• Also, life insurance salespeople fall under this category. They receive a commission when they sell you a product, but they usually receive this commission only once. This creates a dilemma. Let’s say this insurance agent did do some financial planning for you, and maybe they even helped you learn some new things and get some of your financial affairs in order. The issue with a commission-based compensation model is this: what is the incentive to make sure the financial plan stays on track next year, and the year after that? Unless if there is another insurance sale to be had, this person might have to work for free if he/she does what is right and continues to help you with your planning moving forward. Just like in most industries, people rarely work for free. Therefore, you might be under the assumption that you have an active financial planner looking after your best interests, but in reality, you are being ignored.
  • Fee-Based: This means you are paying your financial planner/advisor a percentage of the assets he/she manages for you.
    • The goal of this compensation model is to reduce conflicts of interest. In the commissionable world, one investment might pay your advisor more than a different one. This creates a conflict of interest because he/she is motivated to “sell” you what he/she will make the most commission off of. However, with a fee-based arrangement, if your assets grow, your financial planner makes more money. If your assets shrink, your financial planner makes less money. This compensation method aligns your best interests with your financial planner’s best interests by directly relating their compensation to the growth of your assets. Therefore, financial planners under a fee-based compensation model are highly motivated to proactively monitor your financial position at all times and are not tempted to put you in products that are not in your best interest.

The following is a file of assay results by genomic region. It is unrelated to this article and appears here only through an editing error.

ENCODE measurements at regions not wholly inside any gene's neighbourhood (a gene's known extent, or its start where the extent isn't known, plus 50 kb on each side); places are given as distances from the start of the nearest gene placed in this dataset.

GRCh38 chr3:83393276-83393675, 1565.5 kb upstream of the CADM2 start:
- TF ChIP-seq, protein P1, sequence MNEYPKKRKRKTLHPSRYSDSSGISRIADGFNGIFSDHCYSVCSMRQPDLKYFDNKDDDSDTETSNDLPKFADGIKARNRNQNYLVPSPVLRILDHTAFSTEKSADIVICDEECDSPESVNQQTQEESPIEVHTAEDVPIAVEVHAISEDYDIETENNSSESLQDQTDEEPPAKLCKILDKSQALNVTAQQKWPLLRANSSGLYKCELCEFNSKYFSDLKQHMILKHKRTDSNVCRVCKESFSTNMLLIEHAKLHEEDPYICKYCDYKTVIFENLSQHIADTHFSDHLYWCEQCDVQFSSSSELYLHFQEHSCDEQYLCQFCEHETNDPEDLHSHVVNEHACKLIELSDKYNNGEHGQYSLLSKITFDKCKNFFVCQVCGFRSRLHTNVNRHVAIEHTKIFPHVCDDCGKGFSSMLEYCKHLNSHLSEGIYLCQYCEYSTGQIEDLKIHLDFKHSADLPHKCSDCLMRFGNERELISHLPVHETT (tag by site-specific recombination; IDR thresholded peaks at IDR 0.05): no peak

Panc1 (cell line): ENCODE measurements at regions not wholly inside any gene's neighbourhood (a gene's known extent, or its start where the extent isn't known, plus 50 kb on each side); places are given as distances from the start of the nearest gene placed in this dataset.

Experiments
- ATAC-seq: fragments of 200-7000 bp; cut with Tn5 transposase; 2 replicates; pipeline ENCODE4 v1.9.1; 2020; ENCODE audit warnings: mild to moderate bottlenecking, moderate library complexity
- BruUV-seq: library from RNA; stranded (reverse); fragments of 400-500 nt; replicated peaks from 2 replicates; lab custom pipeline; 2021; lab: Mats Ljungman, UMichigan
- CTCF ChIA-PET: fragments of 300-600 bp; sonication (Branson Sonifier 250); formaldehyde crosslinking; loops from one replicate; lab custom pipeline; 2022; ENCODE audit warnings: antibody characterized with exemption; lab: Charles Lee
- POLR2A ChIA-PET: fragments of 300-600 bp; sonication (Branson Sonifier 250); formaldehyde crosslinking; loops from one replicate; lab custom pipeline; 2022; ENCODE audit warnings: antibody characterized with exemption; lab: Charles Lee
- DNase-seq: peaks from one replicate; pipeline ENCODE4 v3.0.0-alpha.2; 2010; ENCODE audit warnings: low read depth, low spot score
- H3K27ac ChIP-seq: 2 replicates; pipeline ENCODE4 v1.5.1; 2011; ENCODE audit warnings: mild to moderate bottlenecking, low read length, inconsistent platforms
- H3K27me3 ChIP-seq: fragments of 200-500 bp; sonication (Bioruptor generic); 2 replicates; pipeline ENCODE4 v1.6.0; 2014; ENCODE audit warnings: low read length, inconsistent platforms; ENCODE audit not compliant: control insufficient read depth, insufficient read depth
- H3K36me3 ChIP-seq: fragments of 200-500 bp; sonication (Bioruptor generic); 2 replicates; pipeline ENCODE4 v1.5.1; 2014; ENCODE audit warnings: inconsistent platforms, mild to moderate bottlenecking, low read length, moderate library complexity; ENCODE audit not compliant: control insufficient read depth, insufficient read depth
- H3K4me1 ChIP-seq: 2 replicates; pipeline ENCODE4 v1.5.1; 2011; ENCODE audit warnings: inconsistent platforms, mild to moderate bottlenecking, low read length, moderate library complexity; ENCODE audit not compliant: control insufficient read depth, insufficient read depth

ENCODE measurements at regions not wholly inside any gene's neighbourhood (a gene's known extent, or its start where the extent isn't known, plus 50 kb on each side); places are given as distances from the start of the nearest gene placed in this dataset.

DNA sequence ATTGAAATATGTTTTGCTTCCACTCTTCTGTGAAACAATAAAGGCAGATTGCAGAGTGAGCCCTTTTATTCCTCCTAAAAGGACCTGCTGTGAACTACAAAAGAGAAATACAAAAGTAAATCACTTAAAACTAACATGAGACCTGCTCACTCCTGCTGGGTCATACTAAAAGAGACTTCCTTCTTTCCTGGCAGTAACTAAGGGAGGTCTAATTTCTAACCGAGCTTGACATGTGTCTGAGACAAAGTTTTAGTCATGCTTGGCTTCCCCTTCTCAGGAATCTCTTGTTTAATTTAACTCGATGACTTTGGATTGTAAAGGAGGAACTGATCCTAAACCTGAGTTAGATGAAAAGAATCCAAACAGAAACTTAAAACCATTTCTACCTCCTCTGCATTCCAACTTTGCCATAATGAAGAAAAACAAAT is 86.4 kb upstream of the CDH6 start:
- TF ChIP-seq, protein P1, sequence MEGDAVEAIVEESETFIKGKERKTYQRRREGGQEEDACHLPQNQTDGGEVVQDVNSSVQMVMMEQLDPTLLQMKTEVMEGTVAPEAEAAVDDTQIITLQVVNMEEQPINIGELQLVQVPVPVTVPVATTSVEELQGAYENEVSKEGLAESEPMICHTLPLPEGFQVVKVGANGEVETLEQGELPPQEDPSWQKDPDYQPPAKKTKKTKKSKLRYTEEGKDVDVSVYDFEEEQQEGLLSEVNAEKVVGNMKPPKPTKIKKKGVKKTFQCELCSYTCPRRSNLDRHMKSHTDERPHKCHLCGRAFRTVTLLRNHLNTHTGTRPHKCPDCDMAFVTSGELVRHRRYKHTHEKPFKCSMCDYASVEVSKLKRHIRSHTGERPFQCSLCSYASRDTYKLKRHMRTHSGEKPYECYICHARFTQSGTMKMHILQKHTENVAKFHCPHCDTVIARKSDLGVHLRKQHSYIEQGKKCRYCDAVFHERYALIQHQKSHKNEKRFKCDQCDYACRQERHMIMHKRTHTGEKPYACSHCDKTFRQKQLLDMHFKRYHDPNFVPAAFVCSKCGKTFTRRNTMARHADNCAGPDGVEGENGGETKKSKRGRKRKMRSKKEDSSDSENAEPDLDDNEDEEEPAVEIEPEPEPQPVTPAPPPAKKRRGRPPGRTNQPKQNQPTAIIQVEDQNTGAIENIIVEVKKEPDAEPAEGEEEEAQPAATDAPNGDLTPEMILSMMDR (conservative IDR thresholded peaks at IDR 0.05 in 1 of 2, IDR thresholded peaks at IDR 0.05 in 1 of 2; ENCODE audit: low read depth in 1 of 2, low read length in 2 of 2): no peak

• Flat-Fee: This means a fee is agreed upon ahead of time and re-evaluated on an ongoing basis (quarterly/yearly/etc.).
    • This structure is often used for ultra-high-net-worth individuals where the scope of services is so broad the only way to put a value on it is to have a retainer fee, similar to an attorney. Because this compensation is not aligned with pushing certain products, a flat-fee system also avoids the conflict of interest problem that is experienced with the commission-based system.

Know who is a fiduciary and who is not.

A fiduciary is an individual or entity that has a legal obligation and is ethically bound to act in the best interest of his or her clients. The word fiduciary has been thrown around so much in the last couple of years that it seems like everybody claims to be a fiduciary these days. But that is not the case.

Many firms can only sell their proprietary products which means there is no way for its financial planners to do the proper due diligence to say that they have found the product that is best for you and your unique situation. Additionally, many other firms have sales goals/quotas that their “financial planners” must meet to qualify for promotions or to be included in the annual company trips for their top salespeople. These create conflicts of interest.